Six-Spotted Tiger Beetle

Photo of a six-spotted tiger beetle from the side.
Scientific Name
Cinindela sexguttata
Carabidae (ground beetles) in the order Coleoptera (beetles)

The six-spotted tiger beetle is probably the most familiar tiger beetle in Missouri. It’s most often seen in spring, as it darts in and out of trails just ahead of hikers. Even if you get only a glimpse of one, you can identify it not only by its shiny green color but also by its fast-running and fast-flying behavior.

The larvae of this and other tiger beetles are pale or tan and grublike, with six legs, and have strong pincers at the mouth. There’s usually a hump behind the rather large head. They dig holes down into the ground and rest near the entrance.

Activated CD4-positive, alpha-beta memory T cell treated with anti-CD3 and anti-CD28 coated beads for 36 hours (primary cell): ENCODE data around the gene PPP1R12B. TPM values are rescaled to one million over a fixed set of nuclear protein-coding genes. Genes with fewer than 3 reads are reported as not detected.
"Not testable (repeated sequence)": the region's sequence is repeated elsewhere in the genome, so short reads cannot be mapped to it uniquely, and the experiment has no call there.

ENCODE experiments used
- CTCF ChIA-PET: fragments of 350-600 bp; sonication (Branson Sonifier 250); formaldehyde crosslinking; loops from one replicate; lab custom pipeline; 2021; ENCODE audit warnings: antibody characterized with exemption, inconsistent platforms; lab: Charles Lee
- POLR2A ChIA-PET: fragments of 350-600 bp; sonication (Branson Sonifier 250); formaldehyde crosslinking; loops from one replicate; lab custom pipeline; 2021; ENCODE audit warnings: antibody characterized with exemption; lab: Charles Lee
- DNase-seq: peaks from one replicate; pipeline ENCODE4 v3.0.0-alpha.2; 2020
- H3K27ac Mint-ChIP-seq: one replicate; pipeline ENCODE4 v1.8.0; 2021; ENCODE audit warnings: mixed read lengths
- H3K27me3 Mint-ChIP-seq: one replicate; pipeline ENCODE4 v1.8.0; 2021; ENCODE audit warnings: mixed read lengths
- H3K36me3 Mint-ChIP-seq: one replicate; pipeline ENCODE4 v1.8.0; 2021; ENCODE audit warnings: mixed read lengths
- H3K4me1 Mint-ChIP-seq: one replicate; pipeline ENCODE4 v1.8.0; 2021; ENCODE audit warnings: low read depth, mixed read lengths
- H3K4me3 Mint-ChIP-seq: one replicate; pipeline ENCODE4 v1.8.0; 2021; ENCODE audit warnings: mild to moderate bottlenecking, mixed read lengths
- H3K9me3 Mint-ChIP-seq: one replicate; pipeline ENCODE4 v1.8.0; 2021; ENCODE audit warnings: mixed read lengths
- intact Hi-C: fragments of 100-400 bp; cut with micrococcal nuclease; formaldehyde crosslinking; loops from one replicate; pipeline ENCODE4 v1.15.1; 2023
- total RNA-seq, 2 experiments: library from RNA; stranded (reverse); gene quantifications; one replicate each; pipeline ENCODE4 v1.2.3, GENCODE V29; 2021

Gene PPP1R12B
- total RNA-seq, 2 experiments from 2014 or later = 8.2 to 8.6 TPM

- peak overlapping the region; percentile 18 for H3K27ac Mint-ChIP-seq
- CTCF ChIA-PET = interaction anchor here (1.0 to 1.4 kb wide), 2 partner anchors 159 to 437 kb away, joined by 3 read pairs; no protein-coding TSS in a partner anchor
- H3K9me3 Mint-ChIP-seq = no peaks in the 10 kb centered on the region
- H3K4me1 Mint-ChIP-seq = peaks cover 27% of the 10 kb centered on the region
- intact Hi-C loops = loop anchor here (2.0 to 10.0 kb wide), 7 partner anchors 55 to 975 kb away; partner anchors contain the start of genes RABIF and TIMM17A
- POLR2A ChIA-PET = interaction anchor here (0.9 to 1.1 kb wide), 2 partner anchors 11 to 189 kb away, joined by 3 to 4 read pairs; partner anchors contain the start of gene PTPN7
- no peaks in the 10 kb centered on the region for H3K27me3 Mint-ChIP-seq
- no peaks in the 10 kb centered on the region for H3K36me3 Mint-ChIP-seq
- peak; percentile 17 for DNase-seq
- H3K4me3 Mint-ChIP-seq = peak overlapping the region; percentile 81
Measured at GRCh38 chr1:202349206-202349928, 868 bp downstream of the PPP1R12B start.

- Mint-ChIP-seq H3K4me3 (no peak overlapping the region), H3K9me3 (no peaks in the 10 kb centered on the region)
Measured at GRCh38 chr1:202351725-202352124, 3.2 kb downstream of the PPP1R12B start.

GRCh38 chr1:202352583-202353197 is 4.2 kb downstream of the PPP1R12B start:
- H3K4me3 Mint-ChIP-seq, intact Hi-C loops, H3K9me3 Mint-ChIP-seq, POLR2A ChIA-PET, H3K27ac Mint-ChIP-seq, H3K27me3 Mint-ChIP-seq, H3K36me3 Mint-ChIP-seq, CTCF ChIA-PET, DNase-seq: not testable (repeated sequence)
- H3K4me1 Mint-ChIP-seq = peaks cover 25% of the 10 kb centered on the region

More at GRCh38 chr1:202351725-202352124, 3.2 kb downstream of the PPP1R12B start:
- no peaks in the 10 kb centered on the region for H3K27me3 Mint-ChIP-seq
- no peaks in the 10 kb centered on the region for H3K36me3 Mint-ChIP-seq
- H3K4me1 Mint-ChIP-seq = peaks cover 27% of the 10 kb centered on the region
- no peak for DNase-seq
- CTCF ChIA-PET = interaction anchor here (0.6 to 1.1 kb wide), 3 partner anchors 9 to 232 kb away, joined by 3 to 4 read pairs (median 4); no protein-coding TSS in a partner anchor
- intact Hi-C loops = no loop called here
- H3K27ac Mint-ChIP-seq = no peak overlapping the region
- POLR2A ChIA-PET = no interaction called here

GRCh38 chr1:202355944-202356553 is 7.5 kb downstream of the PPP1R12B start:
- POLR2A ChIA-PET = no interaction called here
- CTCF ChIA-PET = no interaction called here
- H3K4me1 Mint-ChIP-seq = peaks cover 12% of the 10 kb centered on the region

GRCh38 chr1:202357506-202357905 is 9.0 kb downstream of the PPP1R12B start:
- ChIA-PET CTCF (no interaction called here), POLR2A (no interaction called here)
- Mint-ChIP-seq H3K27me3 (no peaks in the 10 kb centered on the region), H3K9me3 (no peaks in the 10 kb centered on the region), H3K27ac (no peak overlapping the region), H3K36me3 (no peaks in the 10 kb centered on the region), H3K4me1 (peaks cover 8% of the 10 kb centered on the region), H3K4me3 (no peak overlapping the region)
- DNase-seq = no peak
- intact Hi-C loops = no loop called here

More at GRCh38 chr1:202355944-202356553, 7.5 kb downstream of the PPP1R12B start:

Learn more about this and other tiger beetles on their group page.


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About Land Invertebrates in Missouri
Invertebrates are animals without backbones, including earthworms, slugs, snails, and arthropods. Arthropods—invertebrates with “jointed legs” — are a group of invertebrates that includes crayfish, shrimp, millipedes, centipedes, mites, spiders, and insects. There may be as many as 10 million species of insects alive on earth today, and they probably constitute more than 90 percent all animal species.